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Last updateThu, 19 Nov 2015 8pm

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CB school board OKs $1.8M insurance deal

The Colonial Beach School Board has voted to accept an insurance settlement offer of $1.8 million to...

Colonial Beach Important Notice

IMPORTANT NOTICE

Due to the relocation of

The Town Manager’s Office, Town Clerk’s Office and Treas...

Gym home  to 102 years of memories

Gym home to 102 years of memories

Today, the facility sits silently behind fences and yellow tape.

It’s a far cry from the raucous sce...

Yellow Ribbon Fund soldiers to be honored in CB

The Yellow Ribbon Fund is well-known for its work in bridging the gaps in funding and care for injur...

CB rescue squad will stay open

CB rescue squad will stay open

The Colonial Beach Rescue Squad will be allowed to remain in its home despite safety concerns expres...

Rasing the flag

Rasing the flag

Eagle Scout project brings new pole to CB High School

For more than a year, Joseph Baker helped rai...

 

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Art can be a fulfilling second career for many

The Colonial Beach Artists’ Guild hosts over 100 members. Artists and art lovers flock to the town each month to enjoy the Second Friday Art Walk.

The Art Walk features artists’ works at a number of shops and galleries in the downtown area along Washington Ave, along Hawthorne and Taylor Streets. Locations include the Potomac River Fisheries Commission, JarrettThor Fine Art Gallery, Pottery by Hanna and Studio A, the Riverview Inn and Visions by Shirl.

Many professionals and homemakers turn to art later in life. That was the case for artists Shirley Rush, Gerry Higgs, Judi Morris and  Lee Bonacci.

Shirley Rush’s life-long dream to own an art gallery was realized a few years ago, when she opened Visions by Shirl, located at 116 Hawthorne St. next to the Colonial Beach Museum.

Rush currently displays the work of half a dozen hand-picked artists, along with her own work. Shirley is an accomplished artist who studied art at the Internationale Schule in Frankfurt, Germany when she was a ‘military brat’.

Rush took several years off to raise her son, and in 2006, after some encouragement from her husband Carroll, she picked up art where she had left off .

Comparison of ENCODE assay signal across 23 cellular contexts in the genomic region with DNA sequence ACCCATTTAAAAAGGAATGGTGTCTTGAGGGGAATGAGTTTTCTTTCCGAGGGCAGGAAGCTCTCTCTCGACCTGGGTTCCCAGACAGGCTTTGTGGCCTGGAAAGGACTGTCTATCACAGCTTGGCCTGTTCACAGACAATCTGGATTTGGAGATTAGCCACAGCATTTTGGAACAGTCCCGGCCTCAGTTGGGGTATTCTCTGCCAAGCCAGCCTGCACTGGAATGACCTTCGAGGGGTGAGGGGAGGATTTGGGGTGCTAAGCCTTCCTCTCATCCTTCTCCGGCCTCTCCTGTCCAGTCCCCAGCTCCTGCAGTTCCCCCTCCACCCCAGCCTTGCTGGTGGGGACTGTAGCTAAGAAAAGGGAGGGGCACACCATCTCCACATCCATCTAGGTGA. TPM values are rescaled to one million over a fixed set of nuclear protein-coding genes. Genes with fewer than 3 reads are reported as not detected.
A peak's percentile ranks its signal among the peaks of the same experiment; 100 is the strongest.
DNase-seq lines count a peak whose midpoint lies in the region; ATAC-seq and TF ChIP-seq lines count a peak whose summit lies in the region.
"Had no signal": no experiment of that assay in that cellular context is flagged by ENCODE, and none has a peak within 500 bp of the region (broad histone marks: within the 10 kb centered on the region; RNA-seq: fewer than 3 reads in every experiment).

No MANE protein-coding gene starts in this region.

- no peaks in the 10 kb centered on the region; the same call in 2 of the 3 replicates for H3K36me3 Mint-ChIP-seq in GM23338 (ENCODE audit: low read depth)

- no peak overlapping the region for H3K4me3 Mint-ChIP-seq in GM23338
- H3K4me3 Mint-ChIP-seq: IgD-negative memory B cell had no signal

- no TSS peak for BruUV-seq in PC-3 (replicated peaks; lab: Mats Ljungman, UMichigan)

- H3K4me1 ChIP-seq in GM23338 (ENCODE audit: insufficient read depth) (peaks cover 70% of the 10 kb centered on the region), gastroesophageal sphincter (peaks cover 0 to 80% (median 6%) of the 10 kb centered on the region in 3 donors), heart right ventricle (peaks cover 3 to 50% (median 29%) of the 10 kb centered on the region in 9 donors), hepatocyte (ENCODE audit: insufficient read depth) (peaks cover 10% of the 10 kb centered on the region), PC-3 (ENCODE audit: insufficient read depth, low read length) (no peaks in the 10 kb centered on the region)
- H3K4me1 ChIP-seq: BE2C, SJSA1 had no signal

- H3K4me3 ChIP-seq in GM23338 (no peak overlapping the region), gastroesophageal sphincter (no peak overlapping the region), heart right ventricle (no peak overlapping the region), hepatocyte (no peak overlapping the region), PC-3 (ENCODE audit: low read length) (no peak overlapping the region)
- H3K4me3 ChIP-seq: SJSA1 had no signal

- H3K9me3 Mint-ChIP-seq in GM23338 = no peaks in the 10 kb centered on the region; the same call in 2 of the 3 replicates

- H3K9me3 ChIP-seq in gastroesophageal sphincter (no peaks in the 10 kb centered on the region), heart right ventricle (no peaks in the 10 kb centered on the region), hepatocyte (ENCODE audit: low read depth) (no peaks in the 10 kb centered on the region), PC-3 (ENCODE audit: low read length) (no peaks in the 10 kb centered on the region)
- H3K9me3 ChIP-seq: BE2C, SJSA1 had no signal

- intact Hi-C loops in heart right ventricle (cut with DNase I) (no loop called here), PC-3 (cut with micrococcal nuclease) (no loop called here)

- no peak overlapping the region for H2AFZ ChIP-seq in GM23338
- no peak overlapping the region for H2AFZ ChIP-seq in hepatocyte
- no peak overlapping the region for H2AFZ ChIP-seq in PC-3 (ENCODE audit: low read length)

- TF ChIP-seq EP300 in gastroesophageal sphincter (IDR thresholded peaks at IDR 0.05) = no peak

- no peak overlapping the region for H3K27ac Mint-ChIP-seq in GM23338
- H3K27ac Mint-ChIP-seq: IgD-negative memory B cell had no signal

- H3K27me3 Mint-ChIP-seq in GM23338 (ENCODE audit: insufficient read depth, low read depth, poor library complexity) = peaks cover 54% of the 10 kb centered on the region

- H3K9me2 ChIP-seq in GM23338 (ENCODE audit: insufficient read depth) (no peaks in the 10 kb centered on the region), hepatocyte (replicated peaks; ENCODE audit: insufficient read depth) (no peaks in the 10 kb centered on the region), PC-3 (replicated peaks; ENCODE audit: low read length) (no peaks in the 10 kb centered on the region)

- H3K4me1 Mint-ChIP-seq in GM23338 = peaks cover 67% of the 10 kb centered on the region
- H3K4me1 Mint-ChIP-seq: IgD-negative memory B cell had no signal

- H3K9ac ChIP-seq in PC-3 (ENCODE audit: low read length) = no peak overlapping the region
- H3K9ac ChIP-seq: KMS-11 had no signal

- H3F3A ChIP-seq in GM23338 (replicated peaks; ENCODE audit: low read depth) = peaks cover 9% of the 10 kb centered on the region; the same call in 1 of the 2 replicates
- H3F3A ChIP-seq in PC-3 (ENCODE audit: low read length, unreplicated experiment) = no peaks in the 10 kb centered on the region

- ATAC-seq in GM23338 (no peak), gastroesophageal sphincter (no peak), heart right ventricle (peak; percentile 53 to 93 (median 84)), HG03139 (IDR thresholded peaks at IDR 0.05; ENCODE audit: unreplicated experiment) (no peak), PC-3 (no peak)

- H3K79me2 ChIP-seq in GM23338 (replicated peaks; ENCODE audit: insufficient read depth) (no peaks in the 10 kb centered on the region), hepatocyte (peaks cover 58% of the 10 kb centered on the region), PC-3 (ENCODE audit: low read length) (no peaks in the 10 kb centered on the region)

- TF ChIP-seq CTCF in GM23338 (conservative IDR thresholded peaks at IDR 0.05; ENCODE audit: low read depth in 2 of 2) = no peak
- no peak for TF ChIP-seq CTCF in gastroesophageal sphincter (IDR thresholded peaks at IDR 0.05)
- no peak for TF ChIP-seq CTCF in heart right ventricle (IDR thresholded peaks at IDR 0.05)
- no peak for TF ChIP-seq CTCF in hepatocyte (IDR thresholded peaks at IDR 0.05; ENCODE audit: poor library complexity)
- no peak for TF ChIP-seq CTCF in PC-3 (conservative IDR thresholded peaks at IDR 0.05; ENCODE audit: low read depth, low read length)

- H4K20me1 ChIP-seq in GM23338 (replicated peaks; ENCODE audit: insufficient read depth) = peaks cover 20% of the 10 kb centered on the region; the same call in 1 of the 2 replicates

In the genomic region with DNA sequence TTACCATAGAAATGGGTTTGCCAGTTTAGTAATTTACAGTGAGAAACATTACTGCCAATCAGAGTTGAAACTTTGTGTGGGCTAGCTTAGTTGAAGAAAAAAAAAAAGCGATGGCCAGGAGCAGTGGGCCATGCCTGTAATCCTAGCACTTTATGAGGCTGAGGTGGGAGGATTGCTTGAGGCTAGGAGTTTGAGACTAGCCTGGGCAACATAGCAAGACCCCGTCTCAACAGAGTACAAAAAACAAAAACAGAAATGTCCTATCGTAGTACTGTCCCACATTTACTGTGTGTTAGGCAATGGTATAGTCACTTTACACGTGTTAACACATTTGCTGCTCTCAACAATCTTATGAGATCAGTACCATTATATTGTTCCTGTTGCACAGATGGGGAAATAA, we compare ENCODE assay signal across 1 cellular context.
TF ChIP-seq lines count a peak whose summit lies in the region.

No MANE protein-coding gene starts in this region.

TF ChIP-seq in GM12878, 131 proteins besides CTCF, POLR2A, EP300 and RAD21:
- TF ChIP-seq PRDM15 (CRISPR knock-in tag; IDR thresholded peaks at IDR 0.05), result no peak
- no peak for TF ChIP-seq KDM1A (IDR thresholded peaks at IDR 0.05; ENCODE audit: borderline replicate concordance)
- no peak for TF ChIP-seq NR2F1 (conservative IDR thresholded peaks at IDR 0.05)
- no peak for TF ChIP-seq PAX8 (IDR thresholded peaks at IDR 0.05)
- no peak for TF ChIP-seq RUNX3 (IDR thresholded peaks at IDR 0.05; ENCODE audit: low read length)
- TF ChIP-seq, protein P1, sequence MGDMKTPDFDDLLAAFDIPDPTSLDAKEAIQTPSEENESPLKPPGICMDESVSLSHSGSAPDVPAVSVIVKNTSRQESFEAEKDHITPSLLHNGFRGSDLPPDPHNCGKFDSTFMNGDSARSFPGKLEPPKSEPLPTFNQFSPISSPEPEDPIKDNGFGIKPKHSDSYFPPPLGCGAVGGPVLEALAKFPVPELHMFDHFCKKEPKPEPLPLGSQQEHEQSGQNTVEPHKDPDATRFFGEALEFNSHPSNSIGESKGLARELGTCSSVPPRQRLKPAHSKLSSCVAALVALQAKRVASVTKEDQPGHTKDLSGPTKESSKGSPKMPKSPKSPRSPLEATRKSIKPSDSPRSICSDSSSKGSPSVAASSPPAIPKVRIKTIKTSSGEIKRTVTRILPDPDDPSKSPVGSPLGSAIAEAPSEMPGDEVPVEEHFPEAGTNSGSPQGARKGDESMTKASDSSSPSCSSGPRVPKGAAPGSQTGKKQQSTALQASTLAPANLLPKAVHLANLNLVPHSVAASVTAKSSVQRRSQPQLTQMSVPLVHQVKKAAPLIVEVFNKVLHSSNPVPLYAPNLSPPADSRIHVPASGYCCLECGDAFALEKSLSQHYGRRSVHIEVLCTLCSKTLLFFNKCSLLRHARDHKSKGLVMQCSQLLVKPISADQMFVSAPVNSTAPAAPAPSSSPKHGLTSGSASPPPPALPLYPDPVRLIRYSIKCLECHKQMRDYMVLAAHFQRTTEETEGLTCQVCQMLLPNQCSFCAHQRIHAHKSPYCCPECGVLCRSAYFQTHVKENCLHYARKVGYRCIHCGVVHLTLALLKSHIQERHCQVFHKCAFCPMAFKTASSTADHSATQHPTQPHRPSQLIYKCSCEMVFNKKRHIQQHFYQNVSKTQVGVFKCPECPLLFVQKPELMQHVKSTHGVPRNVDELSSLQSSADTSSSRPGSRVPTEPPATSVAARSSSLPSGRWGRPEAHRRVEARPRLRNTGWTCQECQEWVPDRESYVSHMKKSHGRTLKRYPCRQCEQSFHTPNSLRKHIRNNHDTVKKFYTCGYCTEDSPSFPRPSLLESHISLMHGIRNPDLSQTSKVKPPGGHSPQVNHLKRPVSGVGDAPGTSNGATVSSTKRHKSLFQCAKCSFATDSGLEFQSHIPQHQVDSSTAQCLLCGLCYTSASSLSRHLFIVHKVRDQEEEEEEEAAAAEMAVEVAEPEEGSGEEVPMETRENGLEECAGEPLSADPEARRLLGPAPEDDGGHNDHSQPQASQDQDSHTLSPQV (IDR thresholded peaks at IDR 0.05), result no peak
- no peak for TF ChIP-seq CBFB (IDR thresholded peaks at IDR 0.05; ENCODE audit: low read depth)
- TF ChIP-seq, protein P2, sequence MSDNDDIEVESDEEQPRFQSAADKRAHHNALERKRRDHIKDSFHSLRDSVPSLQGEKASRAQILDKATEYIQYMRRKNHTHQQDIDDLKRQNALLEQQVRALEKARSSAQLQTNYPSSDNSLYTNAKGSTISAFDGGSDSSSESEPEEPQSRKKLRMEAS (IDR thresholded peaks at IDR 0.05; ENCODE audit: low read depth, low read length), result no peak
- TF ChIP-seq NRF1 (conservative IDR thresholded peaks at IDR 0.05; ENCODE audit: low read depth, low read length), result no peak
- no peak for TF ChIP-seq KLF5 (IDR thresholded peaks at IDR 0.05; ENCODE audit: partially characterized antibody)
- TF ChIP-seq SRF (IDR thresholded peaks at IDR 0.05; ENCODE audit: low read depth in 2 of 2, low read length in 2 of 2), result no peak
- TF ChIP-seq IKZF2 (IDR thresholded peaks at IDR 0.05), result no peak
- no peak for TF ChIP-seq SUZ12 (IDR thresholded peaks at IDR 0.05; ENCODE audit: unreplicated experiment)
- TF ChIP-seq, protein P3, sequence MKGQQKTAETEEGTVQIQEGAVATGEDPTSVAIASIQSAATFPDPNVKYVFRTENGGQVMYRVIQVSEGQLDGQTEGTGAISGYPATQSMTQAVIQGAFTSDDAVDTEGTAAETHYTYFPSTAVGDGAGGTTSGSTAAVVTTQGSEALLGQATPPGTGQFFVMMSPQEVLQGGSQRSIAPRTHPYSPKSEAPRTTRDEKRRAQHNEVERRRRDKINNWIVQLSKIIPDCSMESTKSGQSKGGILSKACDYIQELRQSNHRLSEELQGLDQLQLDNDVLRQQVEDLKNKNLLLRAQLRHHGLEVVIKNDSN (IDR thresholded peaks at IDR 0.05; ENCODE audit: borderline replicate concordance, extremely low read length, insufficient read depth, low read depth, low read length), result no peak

Some of the artists who display at Visions by Shirl were on hand last Friday to discuss what inspires them and how they entered the art world.

After serving on Colonial Beach Town Council for 10 years and the Planning Commission for 5, Gerry Higgs decided to give up politics after losing the election for County Supervisor to Larry Roberson, which he said was a blessing.

Higgs took up his painting eight years ago, saying, “I started taking pictures of landscapes and enjoyed it, but I thought I could create more mood and feelings by painting rather than by taking photographs. Painting is another way of expressing yourself. You have to continue to grow and move forward.”

Painting is how he accomplishes that. According to Higgs, painting is a skill you can acquire over time while creating beauty, which he says is a beautiful thing.

“Like being on Town Council or going to work, you are creating a product. You can create to make things better than they were before,” Higgs said. “Whether you’re trying to revitalize a boardwalk, trying to bring a town back or creating on a canvas, it’s all very rewarding in the end.”

For Higgs, painting can be relaxing or tense, depending on the subject matter and how the paint flows. Higgs advised, “Like life, not every job that you do is easy or enjoyable, but when you have finished and you do the best you can, it is rewarding.” Subject matter for Higgs’ art comes from places he has visited. Higgs also draws inspiration from his wife’s photography. Giving his work an added dimension of creativity.  

When she isn’t cracking backs, Judi Morris, a chiropractor with her own business in Dahlgren, is painting beautiful oil paintings. Some are for pleasure, and some are for commission. She paints mostly nature scenes, but will also create paintings of barns, houses and other memories people want to preserve.

Morris first began showing an interest in art by copying comics. Her parents gave her a watercolors set at the age of 10. She took some art courses in high school and college. During her first job at an advertising company, she also took classes from a staff artist that taught on Saturdays.

Down the road on Hawthorne St., Lee Bonacci was displaying her work at the Riverview Inn.

Bonacci learned to paint after she retired. She and her husband had their own State Farm franchise selling insurance, but she decided to take up painting in October of 2006. Lee joined the Art League in March of 2007, and exhibited in her first show the following month, in April.

Bonacci said painting came naturally to her and said she is blessed, because her first painting was really good. She paints from local settings, from all over Virginia.

Bonacci said that she is not painting as much now, since she suffers from dry eye, which causes abrasions in her eyes. But she has enough to continue to show her work and has prints made from her original oils.
All works of art can be viewed throughout the month.

Linda Farneth

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